4.  In the writing project you are working on now, write about a meaningful object for your main character, a minor character, and even the antagonist.  Give background for each.  Why do they hold significant relevance?  Can any of them be a larger symbol?

Thursday, March 21st, 2013

The other day we attended an art exhibit from the Dutch masters.  Knowing very little about art history, we soon tagged along with a tour in session to discover the story behind the story.  It turns out one painter, Meindert Hobbema, couldn’t paint people.  In one of his lovely woodland landscapes, there were several farmers and local villagers in the scene.  So what did he do?  He contracted out.  Paid them a fee and that was the end of their services.  No credit at all. 

Reminds me of the world of ghost writing in publishing, or work-for-hire.  One example in children’s books is The Babysitter’s Club.  Although Ann Martin began the series, soon she went off and wrote her own books and other writers penned them.  They did get some credit, however.  Just check the dedication page.  That’s the author. 

Art is also similar to literature in how we read a painting.  On first glance of one shown at the museum, we saw a family seated around a table celebrating a baby’s christening with wine.  One man was lighting a very long pipe.  But to hear the story behind the story, we discover that this pious occasion wouldn’t have been a time for such inebriation. The pipe symbolized something else entirely. The adults in the picture looked like they were having way too much fun.  The woman’s clothing dipped lower than it should have, and her seating position invited more than friendliness.  Who knew?  Today we wouldn’t think twice about it.   In the corner a parrot perched.  It wasn’t merely the family pet, but a symbol.  The artist was saying the children in the picture would learn from the adults’ wild ways, or parrot by example.

Writing Prompts:

  1. Pick up a book you love and parrot or model what you admire about this writer. 
  2. Make a goal of an artist date for yourself once a month.  Or once a week if you can.  See a play or attend a writer or artist event.  Keep a journal of details that impresses you. 
  3. Choose a painting from a book, online or from an exhibit.  Without knowing anything about it, write a short story or poem to go with the art work.  

Friday, August 17th, 2012

This morning was a sleep-in day.  Hallelujah!  While dozing past our usual bounce-out-of-bed time, we heard a clunk from above.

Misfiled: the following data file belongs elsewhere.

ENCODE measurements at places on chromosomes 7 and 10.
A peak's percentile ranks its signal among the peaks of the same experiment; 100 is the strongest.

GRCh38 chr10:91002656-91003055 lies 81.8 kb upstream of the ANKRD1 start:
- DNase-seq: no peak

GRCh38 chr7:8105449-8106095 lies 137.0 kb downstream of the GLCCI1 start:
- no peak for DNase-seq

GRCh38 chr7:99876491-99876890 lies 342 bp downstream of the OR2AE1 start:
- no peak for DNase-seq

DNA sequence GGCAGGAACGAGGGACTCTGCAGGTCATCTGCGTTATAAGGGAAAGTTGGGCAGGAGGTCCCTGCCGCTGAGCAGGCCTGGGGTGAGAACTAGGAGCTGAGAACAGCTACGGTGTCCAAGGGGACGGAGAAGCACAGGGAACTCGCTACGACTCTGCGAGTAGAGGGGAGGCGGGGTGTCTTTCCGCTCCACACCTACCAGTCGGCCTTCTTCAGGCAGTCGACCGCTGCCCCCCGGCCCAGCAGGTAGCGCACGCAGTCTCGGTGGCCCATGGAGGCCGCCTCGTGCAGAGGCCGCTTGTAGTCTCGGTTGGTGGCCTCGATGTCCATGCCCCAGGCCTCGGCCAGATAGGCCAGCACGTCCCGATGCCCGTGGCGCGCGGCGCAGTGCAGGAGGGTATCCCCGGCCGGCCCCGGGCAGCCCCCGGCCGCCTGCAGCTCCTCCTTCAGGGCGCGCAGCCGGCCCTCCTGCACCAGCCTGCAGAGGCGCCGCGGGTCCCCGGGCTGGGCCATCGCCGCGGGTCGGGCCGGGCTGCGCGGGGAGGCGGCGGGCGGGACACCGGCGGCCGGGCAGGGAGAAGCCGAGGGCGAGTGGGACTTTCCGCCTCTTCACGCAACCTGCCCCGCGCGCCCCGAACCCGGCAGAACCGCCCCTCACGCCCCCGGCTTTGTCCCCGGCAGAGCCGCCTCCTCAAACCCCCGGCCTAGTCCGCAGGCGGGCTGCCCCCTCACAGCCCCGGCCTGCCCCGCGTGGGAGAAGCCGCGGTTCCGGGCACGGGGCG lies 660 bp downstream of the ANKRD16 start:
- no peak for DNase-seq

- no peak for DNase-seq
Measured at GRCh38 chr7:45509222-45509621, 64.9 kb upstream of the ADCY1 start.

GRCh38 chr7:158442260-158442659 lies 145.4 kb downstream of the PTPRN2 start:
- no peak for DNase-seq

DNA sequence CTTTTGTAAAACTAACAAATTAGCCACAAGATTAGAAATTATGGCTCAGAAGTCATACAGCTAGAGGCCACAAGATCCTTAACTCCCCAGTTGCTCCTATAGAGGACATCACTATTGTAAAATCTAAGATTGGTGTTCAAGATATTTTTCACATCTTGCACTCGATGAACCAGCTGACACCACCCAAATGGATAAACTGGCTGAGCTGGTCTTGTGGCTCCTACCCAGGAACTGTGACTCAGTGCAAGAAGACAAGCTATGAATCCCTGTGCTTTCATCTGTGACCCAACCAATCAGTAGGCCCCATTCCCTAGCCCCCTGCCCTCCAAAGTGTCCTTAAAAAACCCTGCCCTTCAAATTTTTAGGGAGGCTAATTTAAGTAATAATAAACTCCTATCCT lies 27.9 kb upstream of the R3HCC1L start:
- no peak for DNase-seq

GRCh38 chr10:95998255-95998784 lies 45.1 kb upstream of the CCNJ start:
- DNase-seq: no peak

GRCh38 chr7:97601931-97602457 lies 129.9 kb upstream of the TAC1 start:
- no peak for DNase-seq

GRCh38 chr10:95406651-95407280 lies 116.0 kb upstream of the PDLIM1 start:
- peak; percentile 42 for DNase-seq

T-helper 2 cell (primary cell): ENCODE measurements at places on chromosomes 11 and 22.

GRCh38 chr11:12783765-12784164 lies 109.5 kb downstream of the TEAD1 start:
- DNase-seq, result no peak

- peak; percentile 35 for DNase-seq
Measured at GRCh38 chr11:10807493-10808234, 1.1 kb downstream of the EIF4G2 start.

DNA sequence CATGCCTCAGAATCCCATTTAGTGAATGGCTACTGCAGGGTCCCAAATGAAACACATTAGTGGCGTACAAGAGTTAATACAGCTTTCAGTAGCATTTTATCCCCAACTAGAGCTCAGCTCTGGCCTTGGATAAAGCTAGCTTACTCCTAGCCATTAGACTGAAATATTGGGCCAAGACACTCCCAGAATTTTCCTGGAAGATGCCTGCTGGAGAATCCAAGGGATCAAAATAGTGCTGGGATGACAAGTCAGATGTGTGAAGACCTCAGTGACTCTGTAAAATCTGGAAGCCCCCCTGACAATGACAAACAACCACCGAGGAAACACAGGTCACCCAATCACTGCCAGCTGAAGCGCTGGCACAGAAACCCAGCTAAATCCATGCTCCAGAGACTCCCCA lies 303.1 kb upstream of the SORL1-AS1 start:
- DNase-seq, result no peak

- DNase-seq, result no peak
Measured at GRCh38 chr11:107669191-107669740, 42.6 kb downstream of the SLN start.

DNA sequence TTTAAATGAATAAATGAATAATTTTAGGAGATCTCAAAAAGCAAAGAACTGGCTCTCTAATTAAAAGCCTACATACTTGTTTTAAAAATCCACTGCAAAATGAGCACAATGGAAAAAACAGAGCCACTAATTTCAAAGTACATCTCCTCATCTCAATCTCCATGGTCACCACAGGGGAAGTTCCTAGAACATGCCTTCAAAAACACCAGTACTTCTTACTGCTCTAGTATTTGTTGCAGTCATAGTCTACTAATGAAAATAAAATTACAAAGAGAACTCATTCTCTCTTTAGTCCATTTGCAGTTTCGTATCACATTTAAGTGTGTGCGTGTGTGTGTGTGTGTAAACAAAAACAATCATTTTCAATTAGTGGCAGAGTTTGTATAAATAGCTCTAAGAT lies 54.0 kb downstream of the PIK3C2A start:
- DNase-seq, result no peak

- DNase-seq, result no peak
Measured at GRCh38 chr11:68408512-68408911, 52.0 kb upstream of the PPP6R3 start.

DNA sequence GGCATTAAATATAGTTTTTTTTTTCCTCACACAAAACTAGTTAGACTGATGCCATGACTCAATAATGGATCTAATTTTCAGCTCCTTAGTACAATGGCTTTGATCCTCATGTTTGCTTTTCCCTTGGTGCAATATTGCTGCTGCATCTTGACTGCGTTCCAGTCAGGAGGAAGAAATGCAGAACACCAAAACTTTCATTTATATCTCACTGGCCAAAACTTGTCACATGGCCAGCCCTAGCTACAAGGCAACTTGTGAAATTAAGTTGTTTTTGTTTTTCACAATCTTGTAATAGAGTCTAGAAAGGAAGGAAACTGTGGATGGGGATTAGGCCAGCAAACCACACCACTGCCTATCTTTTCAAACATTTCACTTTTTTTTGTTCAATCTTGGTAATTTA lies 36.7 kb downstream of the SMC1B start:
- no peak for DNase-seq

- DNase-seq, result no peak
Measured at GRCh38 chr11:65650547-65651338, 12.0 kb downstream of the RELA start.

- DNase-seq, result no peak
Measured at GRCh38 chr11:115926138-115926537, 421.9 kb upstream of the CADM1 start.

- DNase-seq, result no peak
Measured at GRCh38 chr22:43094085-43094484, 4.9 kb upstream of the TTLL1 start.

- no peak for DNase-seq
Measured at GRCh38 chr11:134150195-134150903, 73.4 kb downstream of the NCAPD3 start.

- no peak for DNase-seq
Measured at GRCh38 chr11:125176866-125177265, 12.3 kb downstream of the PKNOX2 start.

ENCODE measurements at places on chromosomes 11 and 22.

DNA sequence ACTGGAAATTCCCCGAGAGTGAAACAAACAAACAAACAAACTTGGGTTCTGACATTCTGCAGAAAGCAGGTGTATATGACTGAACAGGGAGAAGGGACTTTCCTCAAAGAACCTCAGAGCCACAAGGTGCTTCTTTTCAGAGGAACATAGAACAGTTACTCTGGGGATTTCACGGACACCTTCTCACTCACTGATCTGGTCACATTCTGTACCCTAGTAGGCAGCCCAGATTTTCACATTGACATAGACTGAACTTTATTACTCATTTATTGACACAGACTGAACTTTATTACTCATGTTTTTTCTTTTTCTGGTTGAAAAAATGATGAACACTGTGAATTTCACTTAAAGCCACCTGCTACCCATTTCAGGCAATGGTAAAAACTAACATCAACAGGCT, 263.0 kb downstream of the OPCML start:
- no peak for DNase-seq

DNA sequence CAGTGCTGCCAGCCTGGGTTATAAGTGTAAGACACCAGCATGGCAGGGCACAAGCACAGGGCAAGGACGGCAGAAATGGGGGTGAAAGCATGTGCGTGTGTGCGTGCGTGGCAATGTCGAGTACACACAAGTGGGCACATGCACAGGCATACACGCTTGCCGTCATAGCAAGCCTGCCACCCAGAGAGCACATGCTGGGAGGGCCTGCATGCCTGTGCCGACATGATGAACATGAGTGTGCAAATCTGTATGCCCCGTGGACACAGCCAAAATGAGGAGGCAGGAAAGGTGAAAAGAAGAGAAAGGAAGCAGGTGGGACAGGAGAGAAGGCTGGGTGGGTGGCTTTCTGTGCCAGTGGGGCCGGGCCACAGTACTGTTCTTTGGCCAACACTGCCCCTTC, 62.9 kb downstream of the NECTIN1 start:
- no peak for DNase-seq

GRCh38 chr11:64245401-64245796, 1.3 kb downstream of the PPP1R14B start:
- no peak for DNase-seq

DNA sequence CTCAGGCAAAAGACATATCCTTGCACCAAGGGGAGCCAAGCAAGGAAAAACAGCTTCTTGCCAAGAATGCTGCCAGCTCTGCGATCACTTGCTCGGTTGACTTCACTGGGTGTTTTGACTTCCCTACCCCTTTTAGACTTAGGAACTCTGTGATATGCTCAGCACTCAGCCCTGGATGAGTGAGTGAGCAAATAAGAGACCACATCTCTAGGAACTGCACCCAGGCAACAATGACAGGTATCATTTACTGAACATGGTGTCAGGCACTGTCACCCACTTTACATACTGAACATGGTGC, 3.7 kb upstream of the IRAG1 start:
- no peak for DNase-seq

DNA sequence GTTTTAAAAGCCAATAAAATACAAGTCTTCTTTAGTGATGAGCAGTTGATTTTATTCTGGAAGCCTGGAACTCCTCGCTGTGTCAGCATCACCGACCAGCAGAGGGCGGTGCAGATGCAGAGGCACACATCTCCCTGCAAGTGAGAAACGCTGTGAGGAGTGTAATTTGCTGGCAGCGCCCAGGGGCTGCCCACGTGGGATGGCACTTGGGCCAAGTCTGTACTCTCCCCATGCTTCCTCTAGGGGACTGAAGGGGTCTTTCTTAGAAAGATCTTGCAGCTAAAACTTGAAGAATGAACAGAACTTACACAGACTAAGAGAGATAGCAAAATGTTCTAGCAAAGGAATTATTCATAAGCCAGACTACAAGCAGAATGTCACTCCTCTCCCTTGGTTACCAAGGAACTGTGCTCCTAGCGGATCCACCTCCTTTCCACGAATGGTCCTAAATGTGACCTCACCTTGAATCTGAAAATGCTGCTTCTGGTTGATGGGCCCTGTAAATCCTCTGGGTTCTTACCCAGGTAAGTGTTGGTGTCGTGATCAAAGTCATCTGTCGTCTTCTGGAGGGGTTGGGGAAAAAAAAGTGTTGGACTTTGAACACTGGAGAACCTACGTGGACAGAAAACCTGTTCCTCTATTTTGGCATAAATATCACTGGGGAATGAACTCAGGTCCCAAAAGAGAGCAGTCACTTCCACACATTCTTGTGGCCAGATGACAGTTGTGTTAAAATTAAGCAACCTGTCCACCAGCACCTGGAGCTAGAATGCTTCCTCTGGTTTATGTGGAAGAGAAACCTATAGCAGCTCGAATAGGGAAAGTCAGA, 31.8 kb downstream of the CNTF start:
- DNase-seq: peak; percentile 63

“What was that?” asked my husband.

Later, when we stood outside our car ready to run errands, a Pacific Gas and Electric worker approached us from his truck parked in front of our house. 

“A problem?” I asked.

“You had a meter leak.  I fixed it,” he said. 

I thanked him.  He nodded. 

“It was small,” he added, before hopping into his truck and driving away through the neighborhood. 

My husband said, “Wow.  I worked over there in the yard just yesterday and I never smelled a gas leak at all.”

“Bob,” I reminded him.  “You couldn’t smell a fire if it raged next door.  How could you smell gas?” 

“Maybe,” he admitted. 

“Face it,” I said.  “Your sniffer is off.”

“Humph,” he said in mock dismay.

As we pulled out of our driveway, we noticed the PG&E worker stopping at another house. 

“I think they’re being very careful after the accident,” said Bob, referring to the horrendous gas explosion in San Bruno last fall, which caused many deaths  and destroyed a complete neighborhood. 

“They SHOULD be,” I said.

Unfortunately, it took a high cost to become preventive now. 

Writing Prompts:

1.  Rewrite your history. What if . . . is a game we all play in life and in writing.  What if a turn of events DIDN’T happen?  What if a turn of events DID?  In world history, there is always a WHAT IF.  Which WHAT IF do you WISH had occurred?  What WHAT IF do you wish hadn’t?  Write scenes as though they had and hadn’t occurred. 

2.  Show a preventive scene in your writing project that foreshadows an upcoming disaster.  It doesn’t have to be a physical disaster – – it can be an emotional one.  (Example: a break-up could be foreshadowed by a small rude or annoying behavior, or a tell-tale sign of infidelity)

3.  Write the climatic scene of the break-up or the disaster in your book or story.